When it comes to championing SMOU membership, 3rd Engineer Kennedy Roberts would not bat an eyelid to give his strong support.
Ever since Kennedy joined as an SMOU member in 2018, the 28 year old, who is with Pacific Carrier Limited, has been advocating for the union by asking his seafaring peers to join SMOU as well.
“I thoroughly enjoy the perks and benefits that the union provides me with, such as the training grants and welfare benefits. I find the membership to be so worthwhile. Besides that, through SMOU events, we also get a chance to know more people in the industry. For example, during Mariners’ Nite*, members can redeem complimentary drinks from Lighthouse Bistro every month, and at the same time catch up with other seafaring members. The Union also organises events for members and their families to participate together and forge stronger bonds” he shared.
“In conjunction with SMOU’s 70th Anniversary celebration this year, I got to enjoy special deals such as the delicious monthly set lunch at Lighthouse Bistro for only $7 as well as $70 vouchers from SMOU,” he gushed.
Amidst the COVID-19 pandemic, “all the more we need the Union”. The care packs that SMOU present to the seafarers and the delectable meals that are brought to those who are serving their Stay Home Notice made a world of difference to welcome the members home.
To pay it forward, Kennedy joins his fellow SMOU members to serve the seniors from Henderson home and the community at Jalan Besar whenever he is on leave. As an active volunteer of the union’s CSR events, Kennedy revealed that it is the sense of satisfaction and pride he gets from volunteering which keeps him going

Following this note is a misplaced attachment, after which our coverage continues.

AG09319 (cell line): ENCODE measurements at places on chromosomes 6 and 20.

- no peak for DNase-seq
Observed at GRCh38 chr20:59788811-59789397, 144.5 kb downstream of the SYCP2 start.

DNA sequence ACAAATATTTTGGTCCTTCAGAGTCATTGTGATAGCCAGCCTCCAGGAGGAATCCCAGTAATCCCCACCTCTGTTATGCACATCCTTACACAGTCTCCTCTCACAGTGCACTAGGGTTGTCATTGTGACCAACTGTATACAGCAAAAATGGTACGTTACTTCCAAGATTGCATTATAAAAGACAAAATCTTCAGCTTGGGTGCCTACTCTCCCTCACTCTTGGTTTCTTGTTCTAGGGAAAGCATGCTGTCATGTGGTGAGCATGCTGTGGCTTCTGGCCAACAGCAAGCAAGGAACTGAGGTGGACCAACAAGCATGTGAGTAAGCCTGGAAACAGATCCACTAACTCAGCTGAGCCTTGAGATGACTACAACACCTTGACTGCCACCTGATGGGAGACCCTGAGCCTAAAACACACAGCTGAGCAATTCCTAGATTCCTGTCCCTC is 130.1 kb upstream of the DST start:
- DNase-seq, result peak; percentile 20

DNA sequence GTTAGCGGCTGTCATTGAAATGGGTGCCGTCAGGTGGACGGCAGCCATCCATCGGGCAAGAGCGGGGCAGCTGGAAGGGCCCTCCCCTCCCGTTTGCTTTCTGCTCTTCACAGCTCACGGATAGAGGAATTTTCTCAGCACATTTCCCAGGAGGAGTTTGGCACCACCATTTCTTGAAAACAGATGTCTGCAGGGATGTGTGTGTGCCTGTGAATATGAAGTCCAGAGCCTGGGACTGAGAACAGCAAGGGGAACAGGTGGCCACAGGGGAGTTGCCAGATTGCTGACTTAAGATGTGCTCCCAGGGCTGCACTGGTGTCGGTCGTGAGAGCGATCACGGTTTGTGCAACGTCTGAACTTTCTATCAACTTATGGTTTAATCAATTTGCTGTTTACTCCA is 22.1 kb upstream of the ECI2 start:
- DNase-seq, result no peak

On the perks of working at sea, Kennedy who is under the Tripartite Maritime Scholarship (TMSS) highlighted that top on his list is the opportunity to experience the different sights and sounds the different countries offer; from the famous Bourbon Street in New Orleans to the winterland Hokkaido, Japan where Kennedy walked on a frozen lake and saw reindeers and foxes in the wild.
He was quick to add that it is “the people who make sailing enjoyable”. “So far I have been fortunate to have Singaporeans on board to talk to in every voyage and other crew members whom I now count as my good friends,” he said.
There is never a dull moment at sea. Kennedy explained that every ship brings on different challenges. “Even sister ships built in the same shipyard and have the same machinery can function differently. For us working in the engine room, teamwork is very important. When we encounter a problem on board, to troubleshoot and come up with solution requires for us to work together and think out of the box, regardless of seniority or experience. Ultimately, with a common goal, we want to ensure that the vessel and the crew are safely brought from one port to another.”
Life at sea, however, has not been the same since the COVID-19 pandemic. Some countries impose very strict rules and regulations that made it all the more taxing. “At some ports, we can’t step out of the vessel. The deck officers sometimes have to place a camera on the selfie stick, tie it to a rope and lower it to check on the draft of the ship. So, the seafaring job is a lot more tiring and tedious now. Crew change is made more difficult and it is not uncommon to hear of crew who have to extend their contracts by many months. The mental and physical stress is like never before,” Kennedy said.
Despite the high-pressure work, Kennedy, who is completing his TMSS bond soon, is eyeing on attaining his CoC 1 and to reach the rank of Chief Engineer.
As Kennedy sails on, he is sure to continue encouraging more seafarers to join the union.
*Mariners’ Nite has been put on hold during this period due to COVID-19 measures